It’s no secret to the public that many accredited for-profit colleges are shady (at very best), plundering the student loan money while providing no education. It’s no secret to the general public, but does our government know?
Of course they do. The Federal government shut down Corinthian, despite it satisfying all accreditation requirements (and the accreditor insisted until the very end there was nothing wrong with Corinthian). But I’m not talking about one school, they know the whole system is corrupted.
Hey look, here’s the senate report on the massive corruption of the for-profit higher education system:
Let’s take a look at snippets from this 2012 report, and the gentle reader should realize our government, which supposedly was formed to protect us from something-or-other, does nothing of the sort. I’m not saying we should have a government to protect us, by the way…but I’m certain we don’t need a government to provide gigantic flows of tax dollars via the student loan scam to well known and quite documented frauds.
Unlike traditional non-profit and public colleges, virtually all of the revenues of for-profit colleges come directly from taxpayers, and significant portions of their expenses are dedicated to marketing and recruiting and to profit.
While in the “public” higher education system the primary expense is to support a bloated administrative class, the for-profit system spends a great deal of money on marketing. Google’s biggest advertiser is University of Phoenix, for example, which used to spend hundreds of thousands of dollars day on Google ads. There’s big, big money in higher ed thanks to the student loan scam, but first you have to find the suckers willing to check a box qualifying the loans.
Federal taxpayers are investing billions of dollars a year, $32 billion in the most recent year, in companies that operate for-profit colleges. Yet, more than half of the students who enrolled in (sic) in those colleges in 2008-9 left without a degree or diploma within a median of 4 months.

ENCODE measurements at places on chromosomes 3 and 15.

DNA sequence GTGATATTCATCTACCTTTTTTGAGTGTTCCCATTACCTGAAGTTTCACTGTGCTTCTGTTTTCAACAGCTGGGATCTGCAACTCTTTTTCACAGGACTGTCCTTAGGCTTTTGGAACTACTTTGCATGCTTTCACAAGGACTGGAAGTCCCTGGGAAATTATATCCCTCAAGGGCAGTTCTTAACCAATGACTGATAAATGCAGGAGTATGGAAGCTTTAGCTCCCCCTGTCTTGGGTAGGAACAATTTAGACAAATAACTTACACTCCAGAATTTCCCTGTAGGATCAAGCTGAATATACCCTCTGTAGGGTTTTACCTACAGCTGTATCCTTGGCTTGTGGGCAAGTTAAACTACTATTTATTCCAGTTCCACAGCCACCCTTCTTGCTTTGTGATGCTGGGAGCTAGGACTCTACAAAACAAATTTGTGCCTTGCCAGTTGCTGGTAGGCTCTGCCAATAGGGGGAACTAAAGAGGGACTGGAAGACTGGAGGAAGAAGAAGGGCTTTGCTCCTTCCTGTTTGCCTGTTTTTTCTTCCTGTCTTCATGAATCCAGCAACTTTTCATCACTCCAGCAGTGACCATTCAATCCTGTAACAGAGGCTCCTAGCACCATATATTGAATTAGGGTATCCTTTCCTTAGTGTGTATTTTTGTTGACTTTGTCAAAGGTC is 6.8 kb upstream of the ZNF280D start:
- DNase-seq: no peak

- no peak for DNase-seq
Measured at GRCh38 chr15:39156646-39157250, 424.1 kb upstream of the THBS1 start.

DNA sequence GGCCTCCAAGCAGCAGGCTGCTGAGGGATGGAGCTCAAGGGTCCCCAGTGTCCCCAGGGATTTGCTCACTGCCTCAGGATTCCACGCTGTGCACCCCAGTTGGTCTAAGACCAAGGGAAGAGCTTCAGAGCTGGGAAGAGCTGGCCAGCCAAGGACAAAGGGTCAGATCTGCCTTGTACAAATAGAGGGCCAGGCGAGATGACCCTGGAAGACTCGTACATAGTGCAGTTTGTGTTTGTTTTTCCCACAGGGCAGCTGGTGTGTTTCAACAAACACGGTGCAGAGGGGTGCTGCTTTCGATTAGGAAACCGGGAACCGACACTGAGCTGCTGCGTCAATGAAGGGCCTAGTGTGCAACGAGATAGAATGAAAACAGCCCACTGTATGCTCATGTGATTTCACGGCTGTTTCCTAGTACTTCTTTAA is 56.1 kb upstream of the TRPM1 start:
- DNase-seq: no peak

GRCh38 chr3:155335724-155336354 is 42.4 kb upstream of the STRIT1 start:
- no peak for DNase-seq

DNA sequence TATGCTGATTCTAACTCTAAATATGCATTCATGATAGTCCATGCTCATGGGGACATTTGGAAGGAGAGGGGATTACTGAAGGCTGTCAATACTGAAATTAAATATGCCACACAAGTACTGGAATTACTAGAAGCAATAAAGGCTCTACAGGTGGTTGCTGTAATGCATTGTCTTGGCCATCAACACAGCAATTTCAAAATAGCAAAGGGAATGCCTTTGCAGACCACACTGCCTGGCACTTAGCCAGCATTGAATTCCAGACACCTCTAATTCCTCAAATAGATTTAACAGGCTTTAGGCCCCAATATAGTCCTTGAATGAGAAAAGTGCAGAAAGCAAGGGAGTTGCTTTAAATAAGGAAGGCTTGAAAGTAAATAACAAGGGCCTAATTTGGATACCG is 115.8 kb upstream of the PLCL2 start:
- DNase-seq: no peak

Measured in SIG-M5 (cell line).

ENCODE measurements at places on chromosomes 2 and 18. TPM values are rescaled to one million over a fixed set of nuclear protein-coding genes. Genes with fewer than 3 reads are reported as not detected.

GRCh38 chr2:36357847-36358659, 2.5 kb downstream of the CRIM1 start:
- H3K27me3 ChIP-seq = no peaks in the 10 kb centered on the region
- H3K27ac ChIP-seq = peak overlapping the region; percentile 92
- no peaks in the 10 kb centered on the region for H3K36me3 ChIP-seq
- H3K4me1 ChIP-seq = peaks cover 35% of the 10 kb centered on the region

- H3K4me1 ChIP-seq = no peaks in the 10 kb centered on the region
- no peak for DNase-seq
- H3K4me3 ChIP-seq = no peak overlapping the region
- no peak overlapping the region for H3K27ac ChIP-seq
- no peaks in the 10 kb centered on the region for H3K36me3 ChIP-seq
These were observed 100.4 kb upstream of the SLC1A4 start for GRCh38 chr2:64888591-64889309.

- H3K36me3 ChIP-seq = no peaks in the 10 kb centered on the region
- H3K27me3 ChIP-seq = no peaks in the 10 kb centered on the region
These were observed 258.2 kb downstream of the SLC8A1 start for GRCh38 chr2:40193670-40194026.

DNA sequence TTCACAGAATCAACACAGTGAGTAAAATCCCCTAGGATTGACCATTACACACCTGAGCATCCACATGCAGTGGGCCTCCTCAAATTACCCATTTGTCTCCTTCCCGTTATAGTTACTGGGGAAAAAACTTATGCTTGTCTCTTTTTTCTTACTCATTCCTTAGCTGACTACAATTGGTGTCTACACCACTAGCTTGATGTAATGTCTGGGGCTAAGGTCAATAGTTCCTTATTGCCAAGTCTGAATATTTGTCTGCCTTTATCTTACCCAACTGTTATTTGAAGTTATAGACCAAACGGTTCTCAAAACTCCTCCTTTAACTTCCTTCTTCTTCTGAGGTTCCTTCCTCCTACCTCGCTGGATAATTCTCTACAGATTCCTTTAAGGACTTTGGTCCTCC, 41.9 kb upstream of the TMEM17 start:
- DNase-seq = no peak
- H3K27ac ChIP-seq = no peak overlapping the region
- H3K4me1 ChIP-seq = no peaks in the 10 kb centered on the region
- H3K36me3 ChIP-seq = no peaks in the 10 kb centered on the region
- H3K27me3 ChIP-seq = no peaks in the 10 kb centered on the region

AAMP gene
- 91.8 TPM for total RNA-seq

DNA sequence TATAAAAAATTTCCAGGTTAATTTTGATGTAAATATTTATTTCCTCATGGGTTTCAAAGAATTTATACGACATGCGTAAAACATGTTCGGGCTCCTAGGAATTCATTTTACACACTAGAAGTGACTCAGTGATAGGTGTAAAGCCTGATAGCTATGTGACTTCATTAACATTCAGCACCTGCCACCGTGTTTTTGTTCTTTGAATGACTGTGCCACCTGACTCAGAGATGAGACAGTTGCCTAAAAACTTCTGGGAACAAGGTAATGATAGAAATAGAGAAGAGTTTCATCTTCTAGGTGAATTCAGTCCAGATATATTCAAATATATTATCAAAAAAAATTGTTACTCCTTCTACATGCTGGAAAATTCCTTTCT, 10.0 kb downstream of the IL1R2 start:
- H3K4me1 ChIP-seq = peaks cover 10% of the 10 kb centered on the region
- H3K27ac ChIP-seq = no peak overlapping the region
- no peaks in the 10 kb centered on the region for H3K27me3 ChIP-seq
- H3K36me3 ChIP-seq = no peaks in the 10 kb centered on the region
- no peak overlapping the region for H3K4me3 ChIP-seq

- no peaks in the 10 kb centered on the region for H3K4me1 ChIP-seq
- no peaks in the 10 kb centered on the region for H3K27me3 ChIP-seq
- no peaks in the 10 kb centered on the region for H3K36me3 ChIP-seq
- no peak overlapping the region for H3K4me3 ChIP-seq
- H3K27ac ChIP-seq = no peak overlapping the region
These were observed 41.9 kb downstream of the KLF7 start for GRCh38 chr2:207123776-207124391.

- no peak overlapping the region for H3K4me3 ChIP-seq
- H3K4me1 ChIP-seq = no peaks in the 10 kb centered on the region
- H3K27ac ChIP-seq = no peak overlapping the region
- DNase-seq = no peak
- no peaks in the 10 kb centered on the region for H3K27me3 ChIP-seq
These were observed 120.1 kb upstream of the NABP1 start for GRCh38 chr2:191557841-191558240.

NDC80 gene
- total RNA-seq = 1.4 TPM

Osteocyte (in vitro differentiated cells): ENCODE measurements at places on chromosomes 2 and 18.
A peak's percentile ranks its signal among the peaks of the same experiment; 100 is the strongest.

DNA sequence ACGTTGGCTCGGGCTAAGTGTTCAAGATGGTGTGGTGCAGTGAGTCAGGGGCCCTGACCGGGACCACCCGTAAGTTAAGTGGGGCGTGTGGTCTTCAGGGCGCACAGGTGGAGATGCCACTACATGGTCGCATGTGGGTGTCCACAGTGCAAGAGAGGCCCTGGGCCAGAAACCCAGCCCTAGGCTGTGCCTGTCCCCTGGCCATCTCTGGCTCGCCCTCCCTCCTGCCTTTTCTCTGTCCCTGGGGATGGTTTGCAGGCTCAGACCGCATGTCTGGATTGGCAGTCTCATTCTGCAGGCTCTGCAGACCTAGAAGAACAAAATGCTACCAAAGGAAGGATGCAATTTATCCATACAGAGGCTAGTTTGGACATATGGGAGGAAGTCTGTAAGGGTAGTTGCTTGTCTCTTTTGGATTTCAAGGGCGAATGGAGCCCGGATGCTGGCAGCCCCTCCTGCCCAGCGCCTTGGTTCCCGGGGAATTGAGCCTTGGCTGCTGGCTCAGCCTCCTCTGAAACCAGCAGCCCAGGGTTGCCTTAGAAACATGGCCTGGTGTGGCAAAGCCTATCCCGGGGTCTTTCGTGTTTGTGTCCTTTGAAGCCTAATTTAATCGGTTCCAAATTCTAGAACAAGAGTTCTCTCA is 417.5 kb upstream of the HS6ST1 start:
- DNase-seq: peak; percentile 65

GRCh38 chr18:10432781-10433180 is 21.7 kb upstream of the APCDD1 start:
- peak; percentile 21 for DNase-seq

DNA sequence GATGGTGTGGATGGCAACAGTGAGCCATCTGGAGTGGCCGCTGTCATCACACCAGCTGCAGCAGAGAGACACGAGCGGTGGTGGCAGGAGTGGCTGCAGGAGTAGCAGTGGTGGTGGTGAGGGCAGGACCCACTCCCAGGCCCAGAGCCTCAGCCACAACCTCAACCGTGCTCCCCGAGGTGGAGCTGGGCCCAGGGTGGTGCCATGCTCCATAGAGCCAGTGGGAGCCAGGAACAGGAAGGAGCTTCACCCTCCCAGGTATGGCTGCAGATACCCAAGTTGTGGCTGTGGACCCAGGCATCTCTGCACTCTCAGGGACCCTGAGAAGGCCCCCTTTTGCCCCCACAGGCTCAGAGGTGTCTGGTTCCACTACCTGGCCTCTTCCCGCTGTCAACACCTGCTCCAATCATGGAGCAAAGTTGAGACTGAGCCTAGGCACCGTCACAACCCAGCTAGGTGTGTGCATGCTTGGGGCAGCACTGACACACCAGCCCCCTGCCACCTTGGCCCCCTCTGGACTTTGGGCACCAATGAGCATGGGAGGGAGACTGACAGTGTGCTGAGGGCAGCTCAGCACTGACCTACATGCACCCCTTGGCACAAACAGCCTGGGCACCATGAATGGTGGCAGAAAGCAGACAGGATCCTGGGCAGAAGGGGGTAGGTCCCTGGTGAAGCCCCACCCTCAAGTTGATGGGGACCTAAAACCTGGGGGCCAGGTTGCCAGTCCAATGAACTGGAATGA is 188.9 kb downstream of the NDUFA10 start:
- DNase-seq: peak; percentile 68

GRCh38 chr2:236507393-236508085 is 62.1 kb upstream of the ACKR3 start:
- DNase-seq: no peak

There’s no accountability in this system. Students are pulled in, sucked dry of loan money as quickly as possible, then spit out deep in debt. Now, I grant the public colleges do much the same, but since they’re paid via tax dollars and the “butts in seats” model, the students get trapped in the system much longer.
The for-profit system is simply more efficient at looting that loan money, plundering in a few months what takes our public college plundering system years to accomplish. I guess this is a bad thing, though I hope someday the Federal government will take a more careful look at what’s going on in public colleges.
Congress has failed to counterbalance investor demands for increased financial returns with requirements that hold companies accountable to taxpayers for providing quality education, support, and outcomes. Federal law and regulations currently do not align the incentives of for-profit colleges so that the colleges succeed financially when students succeed.
The above is certainly true, although once again this applies to a considerable extent to our public system as well. Our colleges and universities have no skin in the game when it comes to these student loans, and are all highly motivated to suck students in, teach them about Game of Thrones and how not to shave…then spit them out. Again, it’s good that our government knows about the for-profits, but maybe they should ask a few questions about the other types of schools as well.
Many for-profit colleges fail to make the necessary investments in student support services that have been shown to help students succeed in school and afterwards, a deficiency that undoubtedly contributes to high withdrawal rates. In 2010, the for-profit colleges examined employed 35,202 recruiters compared with 3,512 career services staff and 12,452 support services staff, more than two and a half recruiters for each support services employee.
Again, these statements need to be put in perspective with the public schools. For-profits hire legions of recruiters, to look under every nook and cranny for a sucker to qualify for student loans. The Senate is right to criticize for-profits for their lack of student support services.
On the other hand, many of our state schools are weighted down with legions of administrators, whose stated purpose is always to help students. And, yet, many of these schools have abysmal graduation rates as well, to the point that students must pay extra to get the graduation services they already paid the administration exorbitantly for. Is not the failure here every bit as extravagant as at the for-profits?
This may help to explain why more than half a million students who enrolled in 2008-9 left with-out a degree or Certificate by mid-2010. Among 2-year Associate degree-seekers, 63 percent of students departed without a degree.